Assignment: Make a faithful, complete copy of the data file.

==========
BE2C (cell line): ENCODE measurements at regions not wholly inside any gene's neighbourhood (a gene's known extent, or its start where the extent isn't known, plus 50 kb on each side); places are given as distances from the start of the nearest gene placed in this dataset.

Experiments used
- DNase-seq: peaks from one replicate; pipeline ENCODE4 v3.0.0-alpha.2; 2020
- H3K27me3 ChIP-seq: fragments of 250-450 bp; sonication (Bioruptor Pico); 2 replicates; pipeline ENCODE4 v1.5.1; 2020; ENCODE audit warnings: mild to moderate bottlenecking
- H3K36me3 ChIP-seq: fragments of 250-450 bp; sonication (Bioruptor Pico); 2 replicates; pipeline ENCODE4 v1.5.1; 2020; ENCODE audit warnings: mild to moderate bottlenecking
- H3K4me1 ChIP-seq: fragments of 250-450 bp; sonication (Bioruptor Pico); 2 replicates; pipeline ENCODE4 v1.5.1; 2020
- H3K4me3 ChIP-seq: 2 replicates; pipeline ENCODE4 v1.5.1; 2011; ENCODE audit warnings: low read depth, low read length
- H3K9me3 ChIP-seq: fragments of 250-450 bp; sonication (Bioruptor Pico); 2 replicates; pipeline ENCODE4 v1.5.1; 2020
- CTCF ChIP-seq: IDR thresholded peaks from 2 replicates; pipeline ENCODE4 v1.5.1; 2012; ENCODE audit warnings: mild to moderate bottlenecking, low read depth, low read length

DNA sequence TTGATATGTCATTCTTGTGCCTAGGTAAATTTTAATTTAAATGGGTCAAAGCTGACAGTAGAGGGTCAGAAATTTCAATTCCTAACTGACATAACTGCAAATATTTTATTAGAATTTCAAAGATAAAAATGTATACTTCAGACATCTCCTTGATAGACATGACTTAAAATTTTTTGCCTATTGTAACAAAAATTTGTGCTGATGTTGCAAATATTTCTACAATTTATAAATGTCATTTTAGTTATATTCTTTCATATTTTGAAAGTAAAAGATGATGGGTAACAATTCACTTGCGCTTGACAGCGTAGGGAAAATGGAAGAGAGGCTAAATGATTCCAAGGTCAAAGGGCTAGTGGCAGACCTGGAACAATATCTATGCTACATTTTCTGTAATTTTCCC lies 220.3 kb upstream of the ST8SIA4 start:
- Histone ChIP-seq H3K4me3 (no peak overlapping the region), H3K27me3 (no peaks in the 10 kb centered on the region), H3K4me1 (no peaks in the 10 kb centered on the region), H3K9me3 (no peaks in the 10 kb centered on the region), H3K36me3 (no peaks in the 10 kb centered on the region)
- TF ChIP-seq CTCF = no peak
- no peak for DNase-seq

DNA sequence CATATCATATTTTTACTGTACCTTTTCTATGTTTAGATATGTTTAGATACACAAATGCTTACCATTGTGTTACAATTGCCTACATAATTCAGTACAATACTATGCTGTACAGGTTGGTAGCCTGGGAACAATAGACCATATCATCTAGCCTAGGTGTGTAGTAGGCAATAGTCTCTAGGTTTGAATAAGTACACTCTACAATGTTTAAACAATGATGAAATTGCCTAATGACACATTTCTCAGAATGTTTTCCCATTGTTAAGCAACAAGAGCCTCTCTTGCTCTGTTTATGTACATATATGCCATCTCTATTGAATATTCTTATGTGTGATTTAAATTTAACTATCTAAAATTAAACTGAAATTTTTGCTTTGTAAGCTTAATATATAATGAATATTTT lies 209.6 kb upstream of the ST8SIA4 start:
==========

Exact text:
BE2C (cell line): ENCODE measurements at regions not wholly inside any gene's neighbourhood (a gene's known extent, or its start where the extent isn't known, plus 50 kb on each side); places are given as distances from the start of the nearest gene placed in this dataset.

Experiments used
- DNase-seq: peaks from one replicate; pipeline ENCODE4 v3.0.0-alpha.2; 2020
- H3K27me3 ChIP-seq: fragments of 250-450 bp; sonication (Bioruptor Pico); 2 replicates; pipeline ENCODE4 v1.5.1; 2020; ENCODE audit warnings: mild to moderate bottlenecking
- H3K36me3 ChIP-seq: fragments of 250-450 bp; sonication (Bioruptor Pico); 2 replicates; pipeline ENCODE4 v1.5.1; 2020; ENCODE audit warnings: mild to moderate bottlenecking
- H3K4me1 ChIP-seq: fragments of 250-450 bp; sonication (Bioruptor Pico); 2 replicates; pipeline ENCODE4 v1.5.1; 2020
- H3K4me3 ChIP-seq: 2 replicates; pipeline ENCODE4 v1.5.1; 2011; ENCODE audit warnings: low read depth, low read length
- H3K9me3 ChIP-seq: fragments of 250-450 bp; sonication (Bioruptor Pico); 2 replicates; pipeline ENCODE4 v1.5.1; 2020
- CTCF ChIP-seq: IDR thresholded peaks from 2 replicates; pipeline ENCODE4 v1.5.1; 2012; ENCODE audit warnings: mild to moderate bottlenecking, low read depth, low read length

DNA sequence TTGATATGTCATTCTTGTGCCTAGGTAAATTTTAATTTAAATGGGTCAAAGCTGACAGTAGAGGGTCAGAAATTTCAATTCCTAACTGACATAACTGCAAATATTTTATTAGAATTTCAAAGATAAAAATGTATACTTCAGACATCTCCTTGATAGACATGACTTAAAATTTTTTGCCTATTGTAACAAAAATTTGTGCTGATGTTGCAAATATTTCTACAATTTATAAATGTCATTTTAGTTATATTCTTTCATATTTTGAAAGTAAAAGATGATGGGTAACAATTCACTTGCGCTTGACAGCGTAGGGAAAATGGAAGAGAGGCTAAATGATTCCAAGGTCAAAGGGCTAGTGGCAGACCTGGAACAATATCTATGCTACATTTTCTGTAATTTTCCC lies 220.3 kb upstream of the ST8SIA4 start:
- Histone ChIP-seq H3K4me3 (no peak overlapping the region), H3K27me3 (no peaks in the 10 kb centered on the region), H3K4me1 (no peaks in the 10 kb centered on the region), H3K9me3 (no peaks in the 10 kb centered on the region), H3K36me3 (no peaks in the 10 kb centered on the region)
- TF ChIP-seq CTCF = no peak
- no peak for DNase-seq

DNA sequence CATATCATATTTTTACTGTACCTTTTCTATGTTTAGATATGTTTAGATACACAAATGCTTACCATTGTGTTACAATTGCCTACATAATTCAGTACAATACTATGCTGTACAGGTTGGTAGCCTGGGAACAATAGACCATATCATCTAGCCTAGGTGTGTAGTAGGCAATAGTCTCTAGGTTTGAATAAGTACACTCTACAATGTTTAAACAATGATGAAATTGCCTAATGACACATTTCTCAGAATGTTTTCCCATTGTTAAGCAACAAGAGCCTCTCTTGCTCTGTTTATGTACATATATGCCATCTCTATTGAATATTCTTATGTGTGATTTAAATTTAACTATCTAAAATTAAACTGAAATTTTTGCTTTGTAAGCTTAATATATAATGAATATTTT lies 209.6 kb upstream of the ST8SIA4 start: